Nowhere more than in the US is this kind of publication desperately needed - what with all the doublespeak, pseudo-science and borderline-illegal/unethical claims being made in advertising, advertorials, product placements etc.
For me, I almost feel like I'm working on even footing against the marketing of health-related products by subscribing to this report. Without it, I'm lost at sea.
As someone who is not a registered dietician, but who values good health, I have found this magazine to provide great, up-to-date information. I have given it as a gift a number of times, because I have found it to add quality to my life, and hope that it will to others' as well!
I'm in my mid thirties and reading this magazine, I have to admit, makes me feel old. I'm not sure if it's because the content is targeted to older readers, or if it's presented in a dour manner. Consumer Reports knows how to publish unbiased facts, and this publication lives up to that reputation - but combining cold hard facts and personal health is, I don't know, worrisome. I can't say that I get excited about reading this magazine, but I'll continue to subscribe to it so that my wife and I, as well as our older parents can benefit from the many valuable articles and studies. The primary weakness of this magazine is the diminutive amount of content. The magazine is much shorter than other Consumer Reports publications, but priced similarly. It takes me less than 30 minutes to read it cover-to-cover each month.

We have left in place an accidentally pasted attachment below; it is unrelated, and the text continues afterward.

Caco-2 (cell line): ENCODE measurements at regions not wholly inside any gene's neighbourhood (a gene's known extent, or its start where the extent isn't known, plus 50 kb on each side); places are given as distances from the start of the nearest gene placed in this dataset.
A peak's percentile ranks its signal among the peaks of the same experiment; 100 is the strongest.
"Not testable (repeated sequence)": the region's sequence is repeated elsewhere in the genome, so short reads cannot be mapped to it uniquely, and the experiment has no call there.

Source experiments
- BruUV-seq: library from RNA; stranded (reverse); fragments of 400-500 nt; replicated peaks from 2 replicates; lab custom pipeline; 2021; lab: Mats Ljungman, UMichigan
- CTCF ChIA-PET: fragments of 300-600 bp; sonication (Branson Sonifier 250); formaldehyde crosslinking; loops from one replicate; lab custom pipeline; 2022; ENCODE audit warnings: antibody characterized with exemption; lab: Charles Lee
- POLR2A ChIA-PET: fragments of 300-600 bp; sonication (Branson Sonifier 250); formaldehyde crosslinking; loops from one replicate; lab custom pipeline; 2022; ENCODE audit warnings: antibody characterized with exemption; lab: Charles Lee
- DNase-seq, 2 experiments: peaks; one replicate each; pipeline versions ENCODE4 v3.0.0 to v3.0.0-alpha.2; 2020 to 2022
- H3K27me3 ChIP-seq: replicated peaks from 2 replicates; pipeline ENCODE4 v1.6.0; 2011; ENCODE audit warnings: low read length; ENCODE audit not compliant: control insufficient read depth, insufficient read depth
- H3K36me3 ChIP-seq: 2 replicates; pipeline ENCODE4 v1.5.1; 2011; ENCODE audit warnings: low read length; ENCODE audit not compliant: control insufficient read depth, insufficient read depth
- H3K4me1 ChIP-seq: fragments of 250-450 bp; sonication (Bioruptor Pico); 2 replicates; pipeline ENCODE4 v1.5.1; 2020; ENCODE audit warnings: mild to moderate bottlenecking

Good information and I don't have to dodge the PR in so many other magazines of this ilk. It contains news and information that is useful right away.